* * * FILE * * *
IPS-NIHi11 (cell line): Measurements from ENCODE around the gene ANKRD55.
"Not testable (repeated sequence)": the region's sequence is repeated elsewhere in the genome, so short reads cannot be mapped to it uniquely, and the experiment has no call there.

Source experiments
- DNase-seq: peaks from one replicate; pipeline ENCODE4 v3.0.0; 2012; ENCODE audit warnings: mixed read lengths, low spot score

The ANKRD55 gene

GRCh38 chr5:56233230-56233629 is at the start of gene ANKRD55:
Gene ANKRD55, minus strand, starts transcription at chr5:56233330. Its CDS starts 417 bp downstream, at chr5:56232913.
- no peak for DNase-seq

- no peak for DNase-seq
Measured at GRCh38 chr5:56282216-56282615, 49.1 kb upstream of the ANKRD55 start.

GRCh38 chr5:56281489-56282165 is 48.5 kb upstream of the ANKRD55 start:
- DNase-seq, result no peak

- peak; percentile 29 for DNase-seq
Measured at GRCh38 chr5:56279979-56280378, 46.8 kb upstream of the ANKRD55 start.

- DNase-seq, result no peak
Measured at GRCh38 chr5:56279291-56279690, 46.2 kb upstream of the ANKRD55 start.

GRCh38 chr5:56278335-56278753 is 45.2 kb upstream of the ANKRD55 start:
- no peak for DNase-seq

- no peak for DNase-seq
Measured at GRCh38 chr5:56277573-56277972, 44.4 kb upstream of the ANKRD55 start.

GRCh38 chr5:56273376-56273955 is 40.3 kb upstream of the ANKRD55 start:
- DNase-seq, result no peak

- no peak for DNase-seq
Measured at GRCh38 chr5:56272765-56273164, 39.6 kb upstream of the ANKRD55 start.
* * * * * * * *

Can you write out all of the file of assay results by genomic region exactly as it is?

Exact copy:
IPS-NIHi11 (cell line): Measurements from ENCODE around the gene ANKRD55.
"Not testable (repeated sequence)": the region's sequence is repeated elsewhere in the genome, so short reads cannot be mapped to it uniquely, and the experiment has no call there.

Source experiments
- DNase-seq: peaks from one replicate; pipeline ENCODE4 v3.0.0; 2012; ENCODE audit warnings: mixed read lengths, low spot score

The ANKRD55 gene

GRCh38 chr5:56233230-56233629 is at the start of gene ANKRD55:
Gene ANKRD55, minus strand, starts transcription at chr5:56233330. Its CDS starts 417 bp downstream, at chr5:56232913.
- no peak for DNase-seq

- no peak for DNase-seq
Measured at GRCh38 chr5:56282216-56282615, 49.1 kb upstream of the ANKRD55 start.

GRCh38 chr5:56281489-56282165 is 48.5 kb upstream of the ANKRD55 start:
- DNase-seq, result no peak

- peak; percentile 29 for DNase-seq
Measured at GRCh38 chr5:56279979-56280378, 46.8 kb upstream of the ANKRD55 start.

- DNase-seq, result no peak
Measured at GRCh38 chr5:56279291-56279690, 46.2 kb upstream of the ANKRD55 start.

GRCh38 chr5:56278335-56278753 is 45.2 kb upstream of the ANKRD55 start:
- no peak for DNase-seq

- no peak for DNase-seq
Measured at GRCh38 chr5:56277573-56277972, 44.4 kb upstream of the ANKRD55 start.

GRCh38 chr5:56273376-56273955 is 40.3 kb upstream of the ANKRD55 start:
- DNase-seq, result no peak

- no peak for DNase-seq
Measured at GRCh38 chr5:56272765-56273164, 39.6 kb upstream of the ANKRD55 start.